Solving real-world problems
Tools developed by Håvard Rue have transformed data analysis, interpretation and communication and are applied broadly: from modeling the spread of infectious diseases to mapping fish stocks
Statistics is the science of learning from data, with statisticians providing valuable insights into the most pressing problems facing humanity, such as the health impacts of pollution to the spread of infectious diseases.
Researchers need to understand statistics if they are to make informed decisions.
“Providing the tools for scientists to better understand real-world problems means policymakers have access to reliable data for making important decisions that affect many aspects of life, from health and the environment to the economy and social issues,” explains KAUST professor of statistics Håvard Rue.
Rue is a pioneer in the field of computational Bayesian statistics, a method that applies probabilities to statistical problems, leading to faster and more accurate predictions. His work focuses on the application of integrated nested Laplace approximations (INLA), an approach for undertaking Bayesian inference that updates conclusions that are drawn from statistical models in the light of new data.
“The main issues with Bayesian modeling are speed and accuracy,” explains Rue. “Normally you have to trade speed for accuracy, but with INLA you get both. It’s almost too good to be true.”
The INLA approach represents a different way of analyzing high-dimensional datasets containing thousands of measurements—such as those used for modeling climate or predicting weather models—and are too complex for methods like Markov chain Monte Carlo sampling, which are time-consuming and impractical for very large models.
To help apply the INLA statistical method and to better analyze increasingly large datasets, Rue and his colleagues developed the R-INLA statistical software package, which enables INLA application in diverse fields, from healthcare to ecology.
For example, Gavin Shaddick, professor of Data Science and Statistics at the University of Exeter in the United Kingdom, used R-INLA to analyze a database containing data from more than 4,300 cities in 100-plus countries to model the health and environmental impacts from air pollution.
“Air pollution is a major risk factor for global health with 4.2 million deaths annually attributed to fine particulate matter pollution,” says Shaddick. “Without R-INLA we would not have been able to perform these analyses on a global scale.”
The work, in collaboration with the World Health Organization (WHO), has shown that 92 percent of the world’s population resides in areas exceeding the WHO’s air quality guidelines.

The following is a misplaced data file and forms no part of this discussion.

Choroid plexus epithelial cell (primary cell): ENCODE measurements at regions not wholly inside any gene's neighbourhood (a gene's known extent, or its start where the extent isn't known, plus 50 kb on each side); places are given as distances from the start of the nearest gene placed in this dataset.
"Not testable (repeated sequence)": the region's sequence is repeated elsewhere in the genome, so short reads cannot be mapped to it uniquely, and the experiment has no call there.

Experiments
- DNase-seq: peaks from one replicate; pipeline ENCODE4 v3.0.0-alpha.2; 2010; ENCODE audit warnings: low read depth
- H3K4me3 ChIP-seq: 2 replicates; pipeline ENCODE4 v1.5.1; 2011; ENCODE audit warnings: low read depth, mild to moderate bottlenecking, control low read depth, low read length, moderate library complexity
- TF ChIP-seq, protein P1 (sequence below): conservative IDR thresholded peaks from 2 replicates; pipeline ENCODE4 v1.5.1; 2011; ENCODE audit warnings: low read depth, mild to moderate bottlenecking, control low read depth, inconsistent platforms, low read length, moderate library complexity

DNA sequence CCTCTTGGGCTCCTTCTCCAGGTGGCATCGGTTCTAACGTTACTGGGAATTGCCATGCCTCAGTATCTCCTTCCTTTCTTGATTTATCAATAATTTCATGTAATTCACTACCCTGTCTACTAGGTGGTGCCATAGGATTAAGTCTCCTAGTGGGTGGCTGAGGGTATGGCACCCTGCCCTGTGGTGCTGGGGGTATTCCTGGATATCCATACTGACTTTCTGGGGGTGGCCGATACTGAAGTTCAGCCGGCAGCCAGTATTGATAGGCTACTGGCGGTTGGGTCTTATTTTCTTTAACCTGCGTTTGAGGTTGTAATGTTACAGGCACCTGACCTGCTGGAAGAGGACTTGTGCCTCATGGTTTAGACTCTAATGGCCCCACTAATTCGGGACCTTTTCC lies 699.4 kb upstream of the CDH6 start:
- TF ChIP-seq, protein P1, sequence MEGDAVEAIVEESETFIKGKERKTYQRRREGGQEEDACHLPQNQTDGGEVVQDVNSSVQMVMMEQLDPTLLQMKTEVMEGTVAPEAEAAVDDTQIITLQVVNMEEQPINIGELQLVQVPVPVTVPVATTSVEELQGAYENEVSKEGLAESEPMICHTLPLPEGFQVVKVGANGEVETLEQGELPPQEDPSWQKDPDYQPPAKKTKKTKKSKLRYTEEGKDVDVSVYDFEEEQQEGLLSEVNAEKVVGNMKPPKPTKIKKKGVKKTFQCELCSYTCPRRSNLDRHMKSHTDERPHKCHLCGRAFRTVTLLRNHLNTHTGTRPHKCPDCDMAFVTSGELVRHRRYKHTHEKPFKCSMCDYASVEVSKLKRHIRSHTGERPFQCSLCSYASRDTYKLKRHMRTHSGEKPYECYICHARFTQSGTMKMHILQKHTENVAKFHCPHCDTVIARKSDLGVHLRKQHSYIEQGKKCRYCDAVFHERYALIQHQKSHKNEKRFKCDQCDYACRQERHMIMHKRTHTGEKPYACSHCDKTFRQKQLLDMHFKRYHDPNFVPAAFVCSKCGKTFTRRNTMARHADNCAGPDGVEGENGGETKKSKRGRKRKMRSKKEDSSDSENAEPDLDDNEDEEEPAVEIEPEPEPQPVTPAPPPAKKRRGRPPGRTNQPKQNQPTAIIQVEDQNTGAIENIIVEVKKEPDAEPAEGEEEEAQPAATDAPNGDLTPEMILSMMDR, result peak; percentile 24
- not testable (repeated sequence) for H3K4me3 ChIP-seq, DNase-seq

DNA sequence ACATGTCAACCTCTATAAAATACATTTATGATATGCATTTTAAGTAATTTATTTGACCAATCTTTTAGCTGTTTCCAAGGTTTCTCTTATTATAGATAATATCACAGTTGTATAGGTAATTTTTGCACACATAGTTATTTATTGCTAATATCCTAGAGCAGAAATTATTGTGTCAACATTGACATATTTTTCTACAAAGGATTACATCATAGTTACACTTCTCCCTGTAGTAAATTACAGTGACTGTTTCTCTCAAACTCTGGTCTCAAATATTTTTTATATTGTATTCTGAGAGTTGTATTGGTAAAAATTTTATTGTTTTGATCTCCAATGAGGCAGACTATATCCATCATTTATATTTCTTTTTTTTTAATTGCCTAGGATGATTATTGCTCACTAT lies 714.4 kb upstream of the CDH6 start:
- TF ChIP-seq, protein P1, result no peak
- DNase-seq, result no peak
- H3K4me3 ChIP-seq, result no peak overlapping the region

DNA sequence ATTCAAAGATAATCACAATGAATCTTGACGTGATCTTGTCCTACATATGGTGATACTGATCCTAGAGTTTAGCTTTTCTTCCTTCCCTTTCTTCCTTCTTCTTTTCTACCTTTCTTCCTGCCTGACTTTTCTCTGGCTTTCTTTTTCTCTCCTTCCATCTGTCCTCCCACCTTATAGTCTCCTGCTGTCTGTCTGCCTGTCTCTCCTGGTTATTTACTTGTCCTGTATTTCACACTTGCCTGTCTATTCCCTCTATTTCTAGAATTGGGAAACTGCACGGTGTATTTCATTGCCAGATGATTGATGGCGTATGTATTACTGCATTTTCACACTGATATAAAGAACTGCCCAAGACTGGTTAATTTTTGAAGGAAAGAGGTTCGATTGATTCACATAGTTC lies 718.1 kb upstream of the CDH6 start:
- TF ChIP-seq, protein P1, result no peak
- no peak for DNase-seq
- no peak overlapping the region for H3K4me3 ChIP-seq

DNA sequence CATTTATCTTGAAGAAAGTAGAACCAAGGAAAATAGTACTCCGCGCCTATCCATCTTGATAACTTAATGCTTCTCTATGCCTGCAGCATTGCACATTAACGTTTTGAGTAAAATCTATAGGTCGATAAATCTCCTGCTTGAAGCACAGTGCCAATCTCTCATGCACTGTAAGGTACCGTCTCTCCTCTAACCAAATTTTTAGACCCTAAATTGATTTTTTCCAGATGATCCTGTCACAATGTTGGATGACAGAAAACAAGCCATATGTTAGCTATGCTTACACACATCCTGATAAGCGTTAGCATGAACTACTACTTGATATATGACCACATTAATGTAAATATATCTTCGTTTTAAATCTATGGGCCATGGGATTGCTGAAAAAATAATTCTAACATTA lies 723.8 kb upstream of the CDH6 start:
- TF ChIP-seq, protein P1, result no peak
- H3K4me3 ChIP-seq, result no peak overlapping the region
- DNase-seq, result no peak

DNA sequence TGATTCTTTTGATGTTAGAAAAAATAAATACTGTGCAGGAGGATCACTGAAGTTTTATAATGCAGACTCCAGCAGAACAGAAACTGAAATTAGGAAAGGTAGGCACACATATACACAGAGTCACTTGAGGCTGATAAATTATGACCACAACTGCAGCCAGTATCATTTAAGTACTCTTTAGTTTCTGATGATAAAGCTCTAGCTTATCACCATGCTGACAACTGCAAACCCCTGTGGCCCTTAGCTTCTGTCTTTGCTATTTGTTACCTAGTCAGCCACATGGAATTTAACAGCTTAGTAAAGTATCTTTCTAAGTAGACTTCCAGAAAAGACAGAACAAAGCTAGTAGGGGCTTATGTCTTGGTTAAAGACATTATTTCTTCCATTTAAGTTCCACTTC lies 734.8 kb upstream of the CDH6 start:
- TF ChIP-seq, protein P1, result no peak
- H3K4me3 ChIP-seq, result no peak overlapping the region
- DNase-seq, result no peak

The method has also been used by the Malaria Atlas Project (MAP), which disseminates free, accurate, up-to-date information on malaria, and aims to limit the spread of the disease. According to the WHO’s World Malaria Report 2017, an estimated 216 million cases of malaria occurred globally in 2016, an increase of around 5 million cases from the previous year.
“Before R-INLA if was not possible to perform inference for more than a thousand observations, making this an important tool in understanding the spread of malaria,” says, Samir Bhatt from Imperial College Public School of Health in London, U.K., who used the R-INLA to model the prevalence of different forms of malaria on a global scale.
The Centre for Disease Control and Prevention (CDC) is also using R-INLA to map the rising numbers of suicides across the United States, providing an unprecedented level of detail by allowing changes in suicide rates in over 3,000 counties to be tracked from 2005 to 2015.
“Understanding the geographic patterns of suicide rates helps us to determine which counties report high rates and are in need of suicide prevention resources,” explains Diba Khan, senior service fellow at the Centers for Disease Control and Prevention (CDC). “By using INLA, local public health agencies are able to allocate funds to achieve health outcomes not possible from only state-level data.”
The INLA method has also been applied by researchers at the Catholic University of Valparaíso to map the distribution patterns of shrimp off the coast of Chile. It has allowed them to identify areas where fishing is possible and to make recommendations on catch quotas to help manage fish resources.
“I’m still surprised when I see applications of INLA in areas I have never heard of and are outside core statistics. This demonstrates that what we are doing is important and has an impact on how people work with statistics,” says Rue.
This article was first published by Springer Nature. Read the original article here.